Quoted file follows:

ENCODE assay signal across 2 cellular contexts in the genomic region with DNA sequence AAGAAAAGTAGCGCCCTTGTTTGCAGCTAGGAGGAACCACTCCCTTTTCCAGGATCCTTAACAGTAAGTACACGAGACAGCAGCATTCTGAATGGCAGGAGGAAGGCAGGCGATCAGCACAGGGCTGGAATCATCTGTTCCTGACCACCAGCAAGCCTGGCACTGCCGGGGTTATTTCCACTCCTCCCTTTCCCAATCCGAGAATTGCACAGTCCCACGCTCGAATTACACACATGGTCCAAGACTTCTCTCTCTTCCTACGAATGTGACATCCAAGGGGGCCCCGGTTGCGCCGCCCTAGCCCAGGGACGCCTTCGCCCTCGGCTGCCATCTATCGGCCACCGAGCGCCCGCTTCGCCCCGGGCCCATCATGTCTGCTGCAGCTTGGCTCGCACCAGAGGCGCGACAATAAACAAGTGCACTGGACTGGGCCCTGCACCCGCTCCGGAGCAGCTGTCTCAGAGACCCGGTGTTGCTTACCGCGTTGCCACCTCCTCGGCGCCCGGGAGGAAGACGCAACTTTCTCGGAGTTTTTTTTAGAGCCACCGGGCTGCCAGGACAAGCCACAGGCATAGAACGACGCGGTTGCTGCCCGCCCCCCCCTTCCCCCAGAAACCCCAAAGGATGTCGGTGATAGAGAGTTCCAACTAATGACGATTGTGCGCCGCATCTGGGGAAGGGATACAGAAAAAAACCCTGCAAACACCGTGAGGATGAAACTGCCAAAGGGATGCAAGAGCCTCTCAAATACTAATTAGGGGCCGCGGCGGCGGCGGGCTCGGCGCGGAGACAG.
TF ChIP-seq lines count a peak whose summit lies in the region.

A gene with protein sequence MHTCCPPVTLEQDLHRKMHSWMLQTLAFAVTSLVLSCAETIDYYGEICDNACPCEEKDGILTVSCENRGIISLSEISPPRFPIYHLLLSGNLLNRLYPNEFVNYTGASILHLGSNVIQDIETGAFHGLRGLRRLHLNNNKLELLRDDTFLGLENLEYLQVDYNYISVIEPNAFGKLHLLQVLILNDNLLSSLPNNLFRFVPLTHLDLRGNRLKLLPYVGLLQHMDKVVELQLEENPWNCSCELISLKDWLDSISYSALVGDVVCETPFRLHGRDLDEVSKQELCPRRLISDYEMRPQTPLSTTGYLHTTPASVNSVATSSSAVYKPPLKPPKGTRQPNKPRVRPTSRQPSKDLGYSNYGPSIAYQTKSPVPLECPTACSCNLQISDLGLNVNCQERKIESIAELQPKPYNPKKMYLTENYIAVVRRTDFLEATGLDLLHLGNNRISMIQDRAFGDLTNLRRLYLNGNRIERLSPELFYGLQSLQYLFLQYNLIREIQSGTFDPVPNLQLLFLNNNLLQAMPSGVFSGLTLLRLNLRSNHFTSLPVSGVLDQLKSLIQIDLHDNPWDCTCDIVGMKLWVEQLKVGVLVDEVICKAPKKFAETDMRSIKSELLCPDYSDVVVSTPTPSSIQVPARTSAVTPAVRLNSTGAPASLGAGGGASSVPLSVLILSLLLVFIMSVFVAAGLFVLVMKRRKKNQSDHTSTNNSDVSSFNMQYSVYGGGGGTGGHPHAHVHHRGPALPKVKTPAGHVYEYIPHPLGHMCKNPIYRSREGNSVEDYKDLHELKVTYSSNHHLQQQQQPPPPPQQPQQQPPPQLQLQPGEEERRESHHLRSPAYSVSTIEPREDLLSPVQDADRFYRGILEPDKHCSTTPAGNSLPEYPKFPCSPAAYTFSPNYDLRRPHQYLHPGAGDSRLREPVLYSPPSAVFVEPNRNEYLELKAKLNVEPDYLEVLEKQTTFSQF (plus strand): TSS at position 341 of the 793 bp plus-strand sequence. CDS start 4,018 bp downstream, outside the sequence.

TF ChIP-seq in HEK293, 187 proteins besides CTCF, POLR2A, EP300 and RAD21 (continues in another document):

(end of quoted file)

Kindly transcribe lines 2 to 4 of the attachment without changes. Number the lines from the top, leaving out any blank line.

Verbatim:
TF ChIP-seq lines count a peak whose summit lies in the region.

A gene with protein sequence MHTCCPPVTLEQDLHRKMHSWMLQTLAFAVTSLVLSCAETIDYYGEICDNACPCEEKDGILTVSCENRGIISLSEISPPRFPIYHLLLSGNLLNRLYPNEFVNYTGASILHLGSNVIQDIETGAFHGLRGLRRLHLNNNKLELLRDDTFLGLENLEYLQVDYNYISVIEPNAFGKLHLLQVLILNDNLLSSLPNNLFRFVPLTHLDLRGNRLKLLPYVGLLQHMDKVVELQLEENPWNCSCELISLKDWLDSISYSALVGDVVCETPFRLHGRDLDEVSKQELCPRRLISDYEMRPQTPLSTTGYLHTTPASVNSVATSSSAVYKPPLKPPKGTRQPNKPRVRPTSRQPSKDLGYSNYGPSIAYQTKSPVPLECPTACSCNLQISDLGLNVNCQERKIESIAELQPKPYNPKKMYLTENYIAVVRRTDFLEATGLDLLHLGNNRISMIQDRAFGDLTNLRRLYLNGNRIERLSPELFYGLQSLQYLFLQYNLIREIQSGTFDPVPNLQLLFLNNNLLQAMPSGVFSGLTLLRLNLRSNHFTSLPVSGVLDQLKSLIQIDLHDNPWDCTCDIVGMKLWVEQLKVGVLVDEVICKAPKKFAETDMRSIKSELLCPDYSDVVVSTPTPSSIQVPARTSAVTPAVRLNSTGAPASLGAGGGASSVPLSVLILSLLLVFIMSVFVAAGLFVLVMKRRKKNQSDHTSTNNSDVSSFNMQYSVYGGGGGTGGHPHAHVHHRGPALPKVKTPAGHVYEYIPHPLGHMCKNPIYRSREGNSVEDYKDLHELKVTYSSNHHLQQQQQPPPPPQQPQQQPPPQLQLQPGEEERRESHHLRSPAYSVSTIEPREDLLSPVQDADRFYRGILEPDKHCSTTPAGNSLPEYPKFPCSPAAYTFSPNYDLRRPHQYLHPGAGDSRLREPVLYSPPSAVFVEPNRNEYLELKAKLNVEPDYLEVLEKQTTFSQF (plus strand): TSS at position 341 of the 793 bp plus-strand sequence. CDS start 4,018 bp downstream, outside the sequence.

TF ChIP-seq in HEK293, 187 proteins besides CTCF, POLR2A, EP300 and RAD21 (continues in another document):